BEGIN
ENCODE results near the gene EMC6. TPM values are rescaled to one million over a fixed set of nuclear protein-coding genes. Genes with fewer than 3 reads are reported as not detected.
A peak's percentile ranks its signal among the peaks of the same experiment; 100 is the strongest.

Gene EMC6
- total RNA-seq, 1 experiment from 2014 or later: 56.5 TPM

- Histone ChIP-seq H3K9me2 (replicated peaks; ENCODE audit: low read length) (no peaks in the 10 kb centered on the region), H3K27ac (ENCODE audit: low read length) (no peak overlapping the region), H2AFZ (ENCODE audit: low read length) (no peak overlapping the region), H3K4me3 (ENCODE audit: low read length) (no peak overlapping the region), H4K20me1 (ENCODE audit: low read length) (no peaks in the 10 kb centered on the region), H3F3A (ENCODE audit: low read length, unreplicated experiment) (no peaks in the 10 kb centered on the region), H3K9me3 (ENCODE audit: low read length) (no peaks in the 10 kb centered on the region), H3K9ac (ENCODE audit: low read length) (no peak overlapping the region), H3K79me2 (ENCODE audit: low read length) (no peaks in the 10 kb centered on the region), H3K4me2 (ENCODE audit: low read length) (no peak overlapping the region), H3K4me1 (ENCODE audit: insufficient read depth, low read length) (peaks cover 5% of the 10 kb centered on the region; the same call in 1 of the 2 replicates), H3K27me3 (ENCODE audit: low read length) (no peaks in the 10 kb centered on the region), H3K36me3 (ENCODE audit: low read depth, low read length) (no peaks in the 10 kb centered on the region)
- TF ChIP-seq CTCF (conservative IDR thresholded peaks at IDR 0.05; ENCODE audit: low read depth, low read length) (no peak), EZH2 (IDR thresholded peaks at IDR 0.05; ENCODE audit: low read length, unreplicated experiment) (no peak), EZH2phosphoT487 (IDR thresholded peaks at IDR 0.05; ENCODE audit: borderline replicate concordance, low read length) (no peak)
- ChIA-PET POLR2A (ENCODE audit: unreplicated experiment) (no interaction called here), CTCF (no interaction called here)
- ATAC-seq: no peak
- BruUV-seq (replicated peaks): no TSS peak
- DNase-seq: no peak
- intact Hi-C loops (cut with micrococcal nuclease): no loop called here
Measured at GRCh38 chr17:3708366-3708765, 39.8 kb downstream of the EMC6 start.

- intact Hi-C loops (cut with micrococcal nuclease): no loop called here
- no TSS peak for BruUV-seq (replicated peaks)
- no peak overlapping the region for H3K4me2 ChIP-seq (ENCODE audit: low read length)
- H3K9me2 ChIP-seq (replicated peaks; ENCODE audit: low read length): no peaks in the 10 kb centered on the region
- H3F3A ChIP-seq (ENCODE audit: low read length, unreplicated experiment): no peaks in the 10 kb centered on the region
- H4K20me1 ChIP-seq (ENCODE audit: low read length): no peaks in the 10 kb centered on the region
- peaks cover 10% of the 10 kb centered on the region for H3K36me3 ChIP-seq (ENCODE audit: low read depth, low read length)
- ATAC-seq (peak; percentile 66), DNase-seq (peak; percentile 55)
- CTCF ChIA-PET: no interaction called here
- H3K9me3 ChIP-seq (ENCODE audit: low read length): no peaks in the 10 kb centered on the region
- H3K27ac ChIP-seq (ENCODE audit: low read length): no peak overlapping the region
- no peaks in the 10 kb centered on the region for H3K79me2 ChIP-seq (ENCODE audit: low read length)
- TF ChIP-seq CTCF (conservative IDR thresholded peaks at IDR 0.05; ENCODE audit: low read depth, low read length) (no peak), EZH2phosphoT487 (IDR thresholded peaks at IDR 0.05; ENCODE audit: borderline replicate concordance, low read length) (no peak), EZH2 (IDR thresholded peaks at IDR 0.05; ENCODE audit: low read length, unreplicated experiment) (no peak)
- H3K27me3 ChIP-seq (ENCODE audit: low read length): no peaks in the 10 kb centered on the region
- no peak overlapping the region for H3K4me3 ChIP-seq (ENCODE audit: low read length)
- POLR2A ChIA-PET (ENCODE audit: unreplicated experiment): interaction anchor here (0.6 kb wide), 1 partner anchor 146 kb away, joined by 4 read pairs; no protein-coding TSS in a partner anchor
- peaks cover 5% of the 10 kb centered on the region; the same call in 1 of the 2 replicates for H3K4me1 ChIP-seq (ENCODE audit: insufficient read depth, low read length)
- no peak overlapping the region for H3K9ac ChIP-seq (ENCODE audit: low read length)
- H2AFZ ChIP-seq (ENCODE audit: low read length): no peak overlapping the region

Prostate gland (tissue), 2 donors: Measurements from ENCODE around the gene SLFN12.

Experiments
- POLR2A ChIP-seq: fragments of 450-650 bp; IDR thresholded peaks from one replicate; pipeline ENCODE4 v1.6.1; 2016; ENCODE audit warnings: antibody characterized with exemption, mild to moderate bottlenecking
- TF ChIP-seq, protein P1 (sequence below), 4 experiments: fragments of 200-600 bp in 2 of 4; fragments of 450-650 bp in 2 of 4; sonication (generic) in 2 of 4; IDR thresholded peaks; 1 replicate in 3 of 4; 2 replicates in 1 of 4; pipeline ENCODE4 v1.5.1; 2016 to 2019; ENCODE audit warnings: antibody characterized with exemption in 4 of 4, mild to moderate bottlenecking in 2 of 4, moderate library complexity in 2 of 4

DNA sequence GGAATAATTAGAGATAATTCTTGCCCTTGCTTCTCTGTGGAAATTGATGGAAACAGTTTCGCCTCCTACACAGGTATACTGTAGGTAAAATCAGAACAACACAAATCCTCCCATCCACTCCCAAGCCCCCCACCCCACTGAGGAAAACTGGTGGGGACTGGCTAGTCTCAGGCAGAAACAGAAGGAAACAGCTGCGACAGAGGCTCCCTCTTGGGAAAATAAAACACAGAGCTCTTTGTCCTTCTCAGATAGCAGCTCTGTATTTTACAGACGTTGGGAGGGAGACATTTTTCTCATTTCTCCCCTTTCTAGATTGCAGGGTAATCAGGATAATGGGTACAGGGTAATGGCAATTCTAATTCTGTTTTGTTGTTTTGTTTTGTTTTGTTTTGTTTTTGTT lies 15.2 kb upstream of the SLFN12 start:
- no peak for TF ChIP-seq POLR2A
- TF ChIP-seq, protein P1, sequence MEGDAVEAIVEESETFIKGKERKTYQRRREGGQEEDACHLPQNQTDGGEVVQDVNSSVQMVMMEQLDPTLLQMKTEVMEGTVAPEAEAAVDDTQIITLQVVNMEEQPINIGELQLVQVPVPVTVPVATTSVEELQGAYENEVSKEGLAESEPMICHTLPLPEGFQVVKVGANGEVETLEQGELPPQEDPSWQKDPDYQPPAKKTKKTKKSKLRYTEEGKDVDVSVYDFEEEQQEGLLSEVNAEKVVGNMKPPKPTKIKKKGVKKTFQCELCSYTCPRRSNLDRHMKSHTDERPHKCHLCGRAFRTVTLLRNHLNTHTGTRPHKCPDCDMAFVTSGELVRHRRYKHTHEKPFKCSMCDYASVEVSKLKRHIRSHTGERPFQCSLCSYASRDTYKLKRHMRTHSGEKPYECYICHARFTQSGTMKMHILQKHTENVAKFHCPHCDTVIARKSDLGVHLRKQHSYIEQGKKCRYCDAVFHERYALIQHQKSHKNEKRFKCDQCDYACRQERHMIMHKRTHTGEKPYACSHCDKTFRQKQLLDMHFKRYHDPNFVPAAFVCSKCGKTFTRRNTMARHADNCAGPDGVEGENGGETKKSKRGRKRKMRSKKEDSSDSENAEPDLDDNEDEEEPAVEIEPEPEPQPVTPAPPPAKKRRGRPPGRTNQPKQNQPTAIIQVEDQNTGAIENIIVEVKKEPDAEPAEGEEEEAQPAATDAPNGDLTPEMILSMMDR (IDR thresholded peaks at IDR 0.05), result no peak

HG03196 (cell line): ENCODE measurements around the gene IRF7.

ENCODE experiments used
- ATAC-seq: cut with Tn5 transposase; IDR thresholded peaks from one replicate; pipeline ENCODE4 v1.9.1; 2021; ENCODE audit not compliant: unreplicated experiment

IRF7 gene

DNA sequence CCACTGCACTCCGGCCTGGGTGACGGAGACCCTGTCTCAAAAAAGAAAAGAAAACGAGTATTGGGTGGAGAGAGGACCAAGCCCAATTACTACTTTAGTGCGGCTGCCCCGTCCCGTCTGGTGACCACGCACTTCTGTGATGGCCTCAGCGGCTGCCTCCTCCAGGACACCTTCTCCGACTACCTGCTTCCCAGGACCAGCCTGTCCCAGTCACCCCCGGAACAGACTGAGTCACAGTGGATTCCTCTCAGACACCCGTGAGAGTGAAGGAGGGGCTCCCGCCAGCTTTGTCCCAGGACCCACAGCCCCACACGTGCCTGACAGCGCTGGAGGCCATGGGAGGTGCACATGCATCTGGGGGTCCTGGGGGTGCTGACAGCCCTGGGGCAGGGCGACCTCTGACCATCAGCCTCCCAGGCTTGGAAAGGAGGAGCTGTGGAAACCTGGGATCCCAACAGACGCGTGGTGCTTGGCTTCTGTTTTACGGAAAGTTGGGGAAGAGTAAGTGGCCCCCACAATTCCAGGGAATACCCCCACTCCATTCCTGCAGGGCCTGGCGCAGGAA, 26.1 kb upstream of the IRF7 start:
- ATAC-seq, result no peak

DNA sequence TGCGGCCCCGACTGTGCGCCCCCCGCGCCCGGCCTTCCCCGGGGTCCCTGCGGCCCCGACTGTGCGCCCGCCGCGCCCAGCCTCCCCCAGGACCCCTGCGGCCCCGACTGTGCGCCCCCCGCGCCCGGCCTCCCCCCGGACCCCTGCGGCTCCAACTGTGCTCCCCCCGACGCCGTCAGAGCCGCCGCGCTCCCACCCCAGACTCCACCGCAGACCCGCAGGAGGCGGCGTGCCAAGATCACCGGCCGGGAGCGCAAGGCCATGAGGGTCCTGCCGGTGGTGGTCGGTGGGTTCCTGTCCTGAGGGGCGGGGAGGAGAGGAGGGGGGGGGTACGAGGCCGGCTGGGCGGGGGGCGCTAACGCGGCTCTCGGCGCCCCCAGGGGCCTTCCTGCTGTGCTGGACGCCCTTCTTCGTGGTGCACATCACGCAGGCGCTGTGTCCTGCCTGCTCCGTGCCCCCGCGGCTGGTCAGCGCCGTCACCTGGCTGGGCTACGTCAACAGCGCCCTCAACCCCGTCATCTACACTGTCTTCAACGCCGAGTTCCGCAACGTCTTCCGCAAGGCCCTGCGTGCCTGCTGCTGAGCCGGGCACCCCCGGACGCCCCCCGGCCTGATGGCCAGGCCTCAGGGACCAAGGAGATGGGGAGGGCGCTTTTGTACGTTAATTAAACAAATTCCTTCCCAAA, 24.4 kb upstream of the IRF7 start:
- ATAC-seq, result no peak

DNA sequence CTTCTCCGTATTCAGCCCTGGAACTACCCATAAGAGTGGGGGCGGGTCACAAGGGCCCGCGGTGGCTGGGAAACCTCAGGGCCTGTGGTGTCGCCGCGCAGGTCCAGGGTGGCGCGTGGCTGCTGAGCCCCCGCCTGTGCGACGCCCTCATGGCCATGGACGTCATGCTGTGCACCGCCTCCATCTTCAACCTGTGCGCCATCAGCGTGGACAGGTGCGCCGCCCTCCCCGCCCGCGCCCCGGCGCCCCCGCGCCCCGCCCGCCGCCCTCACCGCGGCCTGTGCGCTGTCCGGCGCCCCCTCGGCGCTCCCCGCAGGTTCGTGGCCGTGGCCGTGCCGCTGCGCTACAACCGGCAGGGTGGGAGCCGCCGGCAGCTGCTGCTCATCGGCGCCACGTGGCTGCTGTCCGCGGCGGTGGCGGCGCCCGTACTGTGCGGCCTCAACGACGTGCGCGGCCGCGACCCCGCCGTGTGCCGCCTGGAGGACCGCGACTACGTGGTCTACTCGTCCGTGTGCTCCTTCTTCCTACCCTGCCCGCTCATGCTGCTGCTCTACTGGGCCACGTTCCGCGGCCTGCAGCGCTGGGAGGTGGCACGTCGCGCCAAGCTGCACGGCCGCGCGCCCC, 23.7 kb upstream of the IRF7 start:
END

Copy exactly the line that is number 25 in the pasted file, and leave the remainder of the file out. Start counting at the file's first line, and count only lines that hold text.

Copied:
- TF ChIP-seq CTCF (conservative IDR thresholded peaks at IDR 0.05; ENCODE audit: low read depth, low read length) (no peak), EZH2phosphoT487 (IDR thresholded peaks at IDR 0.05; ENCODE audit: borderline replicate concordance, low read length) (no peak), EZH2 (IDR thresholded peaks at IDR 0.05; ENCODE audit: low read length, unreplicated experiment) (no peak)